The Conservative party often looks to the US (and especially the Republican party) for ideas about how to drag Britain back to its 19th century glory days. For example, over the years they have brought us (or have tried to bring us) Reaganomics aka “trickle-down economics” the idea that when the rich pay less tax the crumbs that fall from their gluttonous table will feed the rest of us, smaller government at any cost, a privately run health care system, replacing our state funded social safety net with philanthropy from the rich, the cult of the ‘free’ individual consumer rather than a society and, of course, workfare.
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When we look to America today the results of their policies are painfully clear for all to see. Mass poverty, unconscionable levels of homelessness, tens of millions of uninsured poor people unable to get access to basic health services, charitably funded food banks as part of the accepted landscape, low and stagnating average pay levels and periodic but regular periods of sustained mass unemployment. Many of these problems are founded in the deep and widening wealth and social inequalities present in the US version of capitalism and the distinct ideological legacy of Ronald Reagan’s presidency which parallel the Thatcherite revolution in the UK.
Earlier this year many of us were shocked to discover that unemployment in the UK is so extreme that a coffee shop in Nottingham had received 1,700 applications for 8 barista positions that had been advertised. Shocking as that might seem to us, it is still a long way from the 23,000 applications that Wal-Mart received for the 600 retail ‘shelf-stacking’ vacancies that they have on offer in the US. But hey, why should we care about the shirkers; at worst, the unemployed and those on poverty wages have “ample leisure time” and who would not want to spend 12 hours a day ‘consuming’ more and more TV?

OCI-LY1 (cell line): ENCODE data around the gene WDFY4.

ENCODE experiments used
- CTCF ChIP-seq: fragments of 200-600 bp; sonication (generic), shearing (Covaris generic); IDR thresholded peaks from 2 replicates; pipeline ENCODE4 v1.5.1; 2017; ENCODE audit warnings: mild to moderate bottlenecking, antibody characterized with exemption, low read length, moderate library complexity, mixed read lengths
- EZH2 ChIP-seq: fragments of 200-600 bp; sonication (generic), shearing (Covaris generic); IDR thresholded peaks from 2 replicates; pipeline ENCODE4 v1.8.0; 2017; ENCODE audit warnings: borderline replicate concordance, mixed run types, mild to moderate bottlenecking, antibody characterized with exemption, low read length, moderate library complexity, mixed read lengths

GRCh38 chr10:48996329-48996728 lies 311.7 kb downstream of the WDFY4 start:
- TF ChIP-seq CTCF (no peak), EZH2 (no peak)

In 1985 Ronald Reagan made his famous “you ain’t seen nothing yet” speech to the American nation. At the time he was on the eve of being re-elected for the second term of his presidency and his core policies of de-regulation, especially in the financial markets, and tax cuts for the rich were largely implemented by the time he left office four years later. Almost immediately real average wage growth ceased in the US (stalling in the UK a few years later) and there are no signs that will change in the foreseeable future. These policies are a significant cause of the of the economic disaster that industrialised economies are still living through today but no mainstream political party in the UK or the US is promoting anything other than more of the same.
Governments in the UK, US and Western Europe are all talking-up the prospects of an economic ‘recovery’. But what is an economic recovery? In the last 30 years it’s been nothing more than a direct path to the next huge economic bust with a few bankers, politicians and their friends enriching themselves as the economy tailspins into the next disaster. There is no such thing as economic recovery whilst we remain in a cycle of increasingly extreme booms and busts.
A fundamental change in philosophy is required. That change needs to start from the ground up. It needs to start with the people. There was a time in Britain when we judged a person by the strength of their character rather than by the size of their wallet. We need to return to that way of thinking.
Above all it is time to stop promoting the pernicious, unfettered greed of the individual at the expense of the betterment of society as a whole.
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